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To Gain Industry Confidence, Seek Out Leadership Programs

Written by Sarah Mora, EIT


A/E/C technical professionals are expected to be subject matter experts in their designated specialties. But a vital, often overlooked component of the job is understanding what’s happening in the industry and knowing your industry counterparts.

Over the years, I’ve attended many A/E/C events, often intimidated by the topic or the amount of unfamiliar faces in the room. When I was approached by my firm’s President, Eileen Chin, to join the Illinois Road and Transportation Builders Association (IRTBA) Emerging Leaders Program (ELP), I was apprehensive about what I would learn and who I would meet.

As an ELP participant, I can say firsthand that this leadership program has done a tremendous job of providing diverse presentations, resources, and activities. Our first session of ELP 2017-2018, “How the Industry Works,” gave me a deeper understanding of IRTBA, the American Road & Transportation Builders Association, bonding, accounting, risk, and claims. The fall session focused on utility coordination, working with contractors, planning and prefabrication, and labor unions. The last session for 2017 included presentations from local agencies such as the Chicago Department of Transportation (CDOT), Illinois Tollway, Illinois Department of Transportation, and the collar counties. This session provided insight into doing business and the procurement process at each agency, as well as perspectives from executive-level agency leaders. In January, we left the boardroom and traveled to the Prairie Concrete Plant in Bridgeview to discuss materials. The day included presentations from CDOT, STATE Testing, and True North Consultants as well as a brisk plant tour. Our ELP class will meet one more time this March before we go to Springfield in April to meet with Illinois legislators, and then the program will end with trip to Washington D.C. in May.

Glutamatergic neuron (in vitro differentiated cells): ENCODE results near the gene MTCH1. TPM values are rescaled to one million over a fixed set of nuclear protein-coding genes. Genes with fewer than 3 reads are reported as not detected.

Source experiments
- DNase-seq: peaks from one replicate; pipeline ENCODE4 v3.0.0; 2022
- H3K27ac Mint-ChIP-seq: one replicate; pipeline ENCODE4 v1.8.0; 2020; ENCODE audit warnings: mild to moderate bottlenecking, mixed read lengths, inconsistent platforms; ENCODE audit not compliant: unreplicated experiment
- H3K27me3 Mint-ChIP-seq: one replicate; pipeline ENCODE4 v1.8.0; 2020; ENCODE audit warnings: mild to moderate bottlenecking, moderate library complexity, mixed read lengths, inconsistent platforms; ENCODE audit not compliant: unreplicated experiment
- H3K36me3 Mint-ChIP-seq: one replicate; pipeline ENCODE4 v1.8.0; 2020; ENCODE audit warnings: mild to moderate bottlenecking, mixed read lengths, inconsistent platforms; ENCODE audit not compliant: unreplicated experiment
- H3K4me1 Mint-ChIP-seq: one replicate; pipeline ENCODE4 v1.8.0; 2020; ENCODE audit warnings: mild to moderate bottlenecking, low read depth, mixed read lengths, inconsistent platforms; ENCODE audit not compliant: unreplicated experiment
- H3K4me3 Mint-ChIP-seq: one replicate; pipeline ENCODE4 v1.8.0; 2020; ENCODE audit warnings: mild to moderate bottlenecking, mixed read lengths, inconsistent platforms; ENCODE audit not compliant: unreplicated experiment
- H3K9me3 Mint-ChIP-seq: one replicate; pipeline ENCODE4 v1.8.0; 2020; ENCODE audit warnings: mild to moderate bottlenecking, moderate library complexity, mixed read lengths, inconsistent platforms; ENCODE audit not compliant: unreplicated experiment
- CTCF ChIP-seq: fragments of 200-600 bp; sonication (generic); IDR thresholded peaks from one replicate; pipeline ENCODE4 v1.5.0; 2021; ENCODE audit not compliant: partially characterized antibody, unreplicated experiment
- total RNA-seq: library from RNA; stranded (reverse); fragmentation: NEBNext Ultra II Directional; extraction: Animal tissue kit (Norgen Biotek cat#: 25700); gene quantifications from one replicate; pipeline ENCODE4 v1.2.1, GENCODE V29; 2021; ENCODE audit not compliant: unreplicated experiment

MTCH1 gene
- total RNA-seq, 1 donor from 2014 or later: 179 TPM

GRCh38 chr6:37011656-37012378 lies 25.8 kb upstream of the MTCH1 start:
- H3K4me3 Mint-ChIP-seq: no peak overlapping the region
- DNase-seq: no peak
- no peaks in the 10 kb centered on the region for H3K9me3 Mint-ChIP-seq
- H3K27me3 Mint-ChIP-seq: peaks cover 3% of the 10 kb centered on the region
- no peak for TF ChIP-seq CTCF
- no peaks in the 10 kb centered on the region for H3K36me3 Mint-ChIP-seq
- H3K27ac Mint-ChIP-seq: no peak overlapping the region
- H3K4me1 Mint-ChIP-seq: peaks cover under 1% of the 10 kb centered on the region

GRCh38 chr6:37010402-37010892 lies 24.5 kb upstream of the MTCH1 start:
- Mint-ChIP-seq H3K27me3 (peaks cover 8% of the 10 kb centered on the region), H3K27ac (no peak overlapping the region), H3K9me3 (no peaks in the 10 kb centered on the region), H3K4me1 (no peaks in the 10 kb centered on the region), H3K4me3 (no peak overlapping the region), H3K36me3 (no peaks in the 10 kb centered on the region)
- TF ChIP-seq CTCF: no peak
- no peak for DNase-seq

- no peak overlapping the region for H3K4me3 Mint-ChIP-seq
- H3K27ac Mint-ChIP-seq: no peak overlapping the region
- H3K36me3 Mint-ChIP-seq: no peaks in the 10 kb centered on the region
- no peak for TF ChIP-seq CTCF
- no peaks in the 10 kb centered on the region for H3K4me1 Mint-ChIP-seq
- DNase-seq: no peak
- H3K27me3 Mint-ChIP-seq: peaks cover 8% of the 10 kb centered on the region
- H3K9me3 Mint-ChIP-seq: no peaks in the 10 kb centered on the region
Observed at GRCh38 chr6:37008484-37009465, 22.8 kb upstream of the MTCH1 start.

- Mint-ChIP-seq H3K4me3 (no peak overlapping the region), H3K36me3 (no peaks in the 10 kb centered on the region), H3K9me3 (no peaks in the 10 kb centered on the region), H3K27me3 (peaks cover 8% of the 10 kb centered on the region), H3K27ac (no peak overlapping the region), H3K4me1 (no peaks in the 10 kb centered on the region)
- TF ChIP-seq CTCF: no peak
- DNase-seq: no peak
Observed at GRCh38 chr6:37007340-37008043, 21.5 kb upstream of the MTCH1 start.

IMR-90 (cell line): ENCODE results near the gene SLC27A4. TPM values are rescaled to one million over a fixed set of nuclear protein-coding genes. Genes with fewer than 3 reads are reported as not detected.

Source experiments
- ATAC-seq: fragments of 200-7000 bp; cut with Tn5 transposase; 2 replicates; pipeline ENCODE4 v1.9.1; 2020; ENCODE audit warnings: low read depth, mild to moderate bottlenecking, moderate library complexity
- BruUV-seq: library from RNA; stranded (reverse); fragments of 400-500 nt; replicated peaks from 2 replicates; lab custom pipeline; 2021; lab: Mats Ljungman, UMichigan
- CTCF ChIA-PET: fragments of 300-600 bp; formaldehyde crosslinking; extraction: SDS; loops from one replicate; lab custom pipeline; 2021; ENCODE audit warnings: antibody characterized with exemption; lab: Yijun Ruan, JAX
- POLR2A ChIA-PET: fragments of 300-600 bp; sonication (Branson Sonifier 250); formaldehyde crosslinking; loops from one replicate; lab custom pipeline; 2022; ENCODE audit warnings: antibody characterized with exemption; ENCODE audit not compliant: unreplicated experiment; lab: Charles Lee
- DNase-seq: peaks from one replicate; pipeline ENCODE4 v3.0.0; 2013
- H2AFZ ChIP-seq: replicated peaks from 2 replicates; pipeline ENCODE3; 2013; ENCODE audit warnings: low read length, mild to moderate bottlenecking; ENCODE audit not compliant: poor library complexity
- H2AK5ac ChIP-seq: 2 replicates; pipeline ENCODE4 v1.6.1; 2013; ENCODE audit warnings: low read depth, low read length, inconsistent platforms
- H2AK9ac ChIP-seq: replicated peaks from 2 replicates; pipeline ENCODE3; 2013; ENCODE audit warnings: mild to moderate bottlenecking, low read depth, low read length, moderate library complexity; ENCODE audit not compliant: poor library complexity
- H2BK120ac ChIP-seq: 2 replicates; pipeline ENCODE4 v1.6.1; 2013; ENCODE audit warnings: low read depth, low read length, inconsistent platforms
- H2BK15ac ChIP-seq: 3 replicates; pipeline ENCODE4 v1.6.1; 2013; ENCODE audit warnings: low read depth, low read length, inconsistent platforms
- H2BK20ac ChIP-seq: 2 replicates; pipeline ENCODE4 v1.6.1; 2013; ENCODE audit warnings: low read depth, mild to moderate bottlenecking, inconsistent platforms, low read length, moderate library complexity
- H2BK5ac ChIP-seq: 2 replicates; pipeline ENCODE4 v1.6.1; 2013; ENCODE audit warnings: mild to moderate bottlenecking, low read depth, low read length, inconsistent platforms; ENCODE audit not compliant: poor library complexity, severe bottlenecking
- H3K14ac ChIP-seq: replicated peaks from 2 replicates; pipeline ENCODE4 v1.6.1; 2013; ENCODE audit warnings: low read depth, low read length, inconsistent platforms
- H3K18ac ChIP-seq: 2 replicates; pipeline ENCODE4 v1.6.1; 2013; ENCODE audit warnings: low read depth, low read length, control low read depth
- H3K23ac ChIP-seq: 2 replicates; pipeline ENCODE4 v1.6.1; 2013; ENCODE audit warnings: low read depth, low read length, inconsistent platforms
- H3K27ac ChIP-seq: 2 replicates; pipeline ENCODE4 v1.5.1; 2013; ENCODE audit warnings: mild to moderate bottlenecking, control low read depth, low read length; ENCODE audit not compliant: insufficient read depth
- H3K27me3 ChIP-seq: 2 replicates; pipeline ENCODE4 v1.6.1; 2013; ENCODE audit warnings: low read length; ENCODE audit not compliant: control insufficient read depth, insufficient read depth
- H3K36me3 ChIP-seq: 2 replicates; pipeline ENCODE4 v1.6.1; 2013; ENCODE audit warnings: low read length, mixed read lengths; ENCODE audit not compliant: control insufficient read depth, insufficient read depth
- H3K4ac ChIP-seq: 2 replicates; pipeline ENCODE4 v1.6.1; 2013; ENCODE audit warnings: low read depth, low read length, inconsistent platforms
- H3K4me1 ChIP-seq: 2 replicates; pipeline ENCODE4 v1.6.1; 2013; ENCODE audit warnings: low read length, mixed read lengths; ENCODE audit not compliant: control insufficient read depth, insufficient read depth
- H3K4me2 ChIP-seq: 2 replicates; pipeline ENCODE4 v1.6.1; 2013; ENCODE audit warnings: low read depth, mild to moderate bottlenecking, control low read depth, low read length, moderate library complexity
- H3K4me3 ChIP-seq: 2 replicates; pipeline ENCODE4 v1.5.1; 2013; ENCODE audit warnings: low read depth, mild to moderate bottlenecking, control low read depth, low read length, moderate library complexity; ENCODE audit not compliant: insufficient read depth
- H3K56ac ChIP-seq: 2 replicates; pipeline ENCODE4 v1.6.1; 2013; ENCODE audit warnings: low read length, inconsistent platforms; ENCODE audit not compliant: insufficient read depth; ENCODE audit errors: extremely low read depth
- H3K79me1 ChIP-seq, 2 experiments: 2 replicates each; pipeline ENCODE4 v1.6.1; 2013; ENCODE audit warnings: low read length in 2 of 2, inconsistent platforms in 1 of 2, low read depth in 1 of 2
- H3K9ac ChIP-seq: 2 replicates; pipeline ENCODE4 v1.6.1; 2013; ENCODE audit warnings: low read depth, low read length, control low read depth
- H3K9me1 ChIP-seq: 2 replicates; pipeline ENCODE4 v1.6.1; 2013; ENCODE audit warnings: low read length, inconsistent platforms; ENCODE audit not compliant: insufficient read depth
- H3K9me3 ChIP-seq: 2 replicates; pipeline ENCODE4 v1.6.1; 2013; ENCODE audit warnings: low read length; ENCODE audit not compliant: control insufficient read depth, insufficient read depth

For me, being active in a leadership program like ELP has been a game changer. After going through this program, I am more confident at industry events – with familiar faces by my side and more knowledge under my belt. Initially, it was nerve-racking to step out of my comfort zone, but now I have made valuable connections, expanded upon my technical skill set, and gained a more comprehensive understanding of the transportation industry. I strongly encourage others to seek out leadership programs for career development. You won’t regret it!


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The Self-Prep Study Plan for the PMP® Examination

Written by Faheem Hussain, PMP


The journey towards obtaining the Project Management Professional (PMP)® certification is not an easy one. It can be an uphill task with numerous sleepless nights – at least that’s how it was for me. But if you prepare yourself, you too will see the word, “CONGRATULATIONS” flash across your computer screen.

If you decide to forgo a formal training course, here are some of my tried-and-true tips.

Step 1: Figure out the Why to Figure out the What

There are many reasons to obtain your PMP. To be a better Project Manager, to work on more exciting projects, to get a promotion, to land a new job, or to learn something new – these are just a few of the most common. By identifying why you want to take this exam, this will help determine what motivates you.

Step 2: Familiarize Yourself with the Basics

To become familiar with the components of the test and learn simple test-taking strategies, start with Head First PMP, 2nd Edition: A Brain-Friendly Guide to Passing the Project Management Professional Exam. I personally reviewed this book cover to cover multiple times before registering for the prerequisite 35-hour class, which I completed with ProXalt – an online web based training.

Step 3: Get Serious

I recommend carving out a solid month or more for preparation. For “serious” preparation, go for the PMP Exam Prep, Sixth Edition: Rita’s Course in a Book for Passing the PMP Exam. I have no hesitation recommending this book because of its AEC industry-based management tips on time management, cost management, and quality management, various quizzes, short-cut methods, and tips for how to eliminate the wrong answers.

Step 4: Try Different Formats

By reviewing different formats – online videos, practice tests, and a variety of hardcopy books – I kept myself challenged and did not get bored from one single source of material on repeat.

Just before the examination, I had an opportunity to use a web-based training site,, which allowed me to watch training videos. This site contributed a lot to my success.

I also purchased several of the recommended books, such as How to Get Every Network Diagram Question Right on the PMP® Exam and How to Get Every Contract Question Right on the PMP Exam by Aileen Ellis, McGraw-Hill’s PMP Certification Mathematics, and the PMP: Project Management Professional Exam Study Guide by Kim Heldman.

Step 5: Know Your Limits

The 4-hour exam is mentally exhausting. Despite relaxing the day before, I still felt drained throughout the exam. It’s important to pay attention to your body so that you don’t burn out on test day.

Ready to take the exam? I wish you well during your journey towards PMP certification!